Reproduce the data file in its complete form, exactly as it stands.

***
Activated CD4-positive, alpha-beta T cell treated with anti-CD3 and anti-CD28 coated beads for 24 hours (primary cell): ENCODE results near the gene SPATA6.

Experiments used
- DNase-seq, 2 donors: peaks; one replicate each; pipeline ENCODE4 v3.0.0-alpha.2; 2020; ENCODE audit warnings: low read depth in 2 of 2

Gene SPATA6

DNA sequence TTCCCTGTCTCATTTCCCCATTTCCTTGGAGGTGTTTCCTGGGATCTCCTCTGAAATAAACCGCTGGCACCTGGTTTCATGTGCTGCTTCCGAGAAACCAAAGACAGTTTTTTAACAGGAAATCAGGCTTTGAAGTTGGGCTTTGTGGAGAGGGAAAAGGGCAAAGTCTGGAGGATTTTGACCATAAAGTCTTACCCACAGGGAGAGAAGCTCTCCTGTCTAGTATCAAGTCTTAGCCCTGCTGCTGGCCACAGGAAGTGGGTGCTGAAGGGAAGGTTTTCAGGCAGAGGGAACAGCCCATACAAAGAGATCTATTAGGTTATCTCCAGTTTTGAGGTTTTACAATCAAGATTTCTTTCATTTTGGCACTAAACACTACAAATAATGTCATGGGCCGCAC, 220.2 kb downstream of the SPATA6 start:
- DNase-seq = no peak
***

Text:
Activated CD4-positive, alpha-beta T cell treated with anti-CD3 and anti-CD28 coated beads for 24 hours (primary cell): ENCODE results near the gene SPATA6.

Experiments used
- DNase-seq, 2 donors: peaks; one replicate each; pipeline ENCODE4 v3.0.0-alpha.2; 2020; ENCODE audit warnings: low read depth in 2 of 2

Gene SPATA6

DNA sequence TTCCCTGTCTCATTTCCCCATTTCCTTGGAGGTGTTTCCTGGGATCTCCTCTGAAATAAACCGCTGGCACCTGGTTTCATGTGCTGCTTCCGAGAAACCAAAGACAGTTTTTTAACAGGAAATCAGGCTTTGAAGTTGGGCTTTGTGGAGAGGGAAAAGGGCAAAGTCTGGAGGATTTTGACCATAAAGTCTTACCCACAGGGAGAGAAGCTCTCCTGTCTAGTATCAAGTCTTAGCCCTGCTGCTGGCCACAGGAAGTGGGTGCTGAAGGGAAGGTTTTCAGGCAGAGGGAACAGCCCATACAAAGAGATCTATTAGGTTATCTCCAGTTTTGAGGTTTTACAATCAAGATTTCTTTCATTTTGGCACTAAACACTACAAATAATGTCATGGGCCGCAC, 220.2 kb downstream of the SPATA6 start:
- DNase-seq = no peak